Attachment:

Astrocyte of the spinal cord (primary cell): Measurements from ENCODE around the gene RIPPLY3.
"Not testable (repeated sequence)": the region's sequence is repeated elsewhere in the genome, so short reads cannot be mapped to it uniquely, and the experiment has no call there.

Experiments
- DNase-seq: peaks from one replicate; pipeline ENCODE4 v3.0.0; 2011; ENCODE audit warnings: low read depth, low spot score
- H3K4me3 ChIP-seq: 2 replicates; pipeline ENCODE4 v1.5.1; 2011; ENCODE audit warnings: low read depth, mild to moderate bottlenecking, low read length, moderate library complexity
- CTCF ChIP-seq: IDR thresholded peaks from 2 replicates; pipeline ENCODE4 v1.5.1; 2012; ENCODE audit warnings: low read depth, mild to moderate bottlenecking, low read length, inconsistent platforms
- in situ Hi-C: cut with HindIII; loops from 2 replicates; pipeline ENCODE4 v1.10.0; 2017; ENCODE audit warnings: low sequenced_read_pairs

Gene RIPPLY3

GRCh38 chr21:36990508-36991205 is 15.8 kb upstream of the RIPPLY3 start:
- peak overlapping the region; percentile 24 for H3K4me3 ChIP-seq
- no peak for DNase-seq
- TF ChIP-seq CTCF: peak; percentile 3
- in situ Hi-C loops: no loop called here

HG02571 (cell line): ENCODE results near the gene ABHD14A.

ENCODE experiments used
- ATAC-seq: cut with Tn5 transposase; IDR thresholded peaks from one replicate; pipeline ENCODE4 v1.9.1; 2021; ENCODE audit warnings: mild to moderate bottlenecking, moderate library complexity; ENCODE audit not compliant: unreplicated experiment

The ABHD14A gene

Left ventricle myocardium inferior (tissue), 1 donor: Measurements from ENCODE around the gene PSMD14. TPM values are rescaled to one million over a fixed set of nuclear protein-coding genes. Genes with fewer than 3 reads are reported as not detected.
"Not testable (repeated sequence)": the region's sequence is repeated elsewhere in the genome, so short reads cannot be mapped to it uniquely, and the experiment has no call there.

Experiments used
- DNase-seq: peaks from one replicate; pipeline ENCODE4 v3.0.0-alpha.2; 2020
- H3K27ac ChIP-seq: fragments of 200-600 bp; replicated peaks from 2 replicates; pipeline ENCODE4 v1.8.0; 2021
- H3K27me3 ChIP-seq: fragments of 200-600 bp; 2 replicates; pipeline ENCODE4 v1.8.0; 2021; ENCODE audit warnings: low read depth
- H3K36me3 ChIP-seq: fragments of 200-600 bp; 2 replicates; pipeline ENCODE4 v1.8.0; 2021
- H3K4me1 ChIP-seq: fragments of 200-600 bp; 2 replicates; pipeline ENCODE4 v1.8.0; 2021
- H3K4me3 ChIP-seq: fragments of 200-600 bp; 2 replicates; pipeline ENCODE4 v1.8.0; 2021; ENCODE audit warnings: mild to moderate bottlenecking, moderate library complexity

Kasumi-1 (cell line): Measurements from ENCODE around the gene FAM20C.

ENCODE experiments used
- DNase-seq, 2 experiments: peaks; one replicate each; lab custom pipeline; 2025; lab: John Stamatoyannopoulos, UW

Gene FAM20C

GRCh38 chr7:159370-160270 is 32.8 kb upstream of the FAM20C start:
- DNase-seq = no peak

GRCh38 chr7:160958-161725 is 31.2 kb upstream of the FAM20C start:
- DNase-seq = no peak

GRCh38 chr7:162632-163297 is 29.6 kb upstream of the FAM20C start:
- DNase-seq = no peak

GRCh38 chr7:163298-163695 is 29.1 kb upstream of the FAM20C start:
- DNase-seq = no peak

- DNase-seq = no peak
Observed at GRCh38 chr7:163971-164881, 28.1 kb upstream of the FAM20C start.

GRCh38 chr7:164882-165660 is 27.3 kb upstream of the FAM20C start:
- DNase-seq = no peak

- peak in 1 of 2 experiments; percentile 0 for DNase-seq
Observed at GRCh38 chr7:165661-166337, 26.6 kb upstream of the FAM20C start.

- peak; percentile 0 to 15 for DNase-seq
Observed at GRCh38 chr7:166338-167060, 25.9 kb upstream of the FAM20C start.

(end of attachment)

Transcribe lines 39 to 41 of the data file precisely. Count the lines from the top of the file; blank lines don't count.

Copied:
- DNase-seq = no peak
Observed at GRCh38 chr7:163971-164881, 28.1 kb upstream of the FAM20C start.

GRCh38 chr7:164882-165660 is 27.3 kb upstream of the FAM20C start: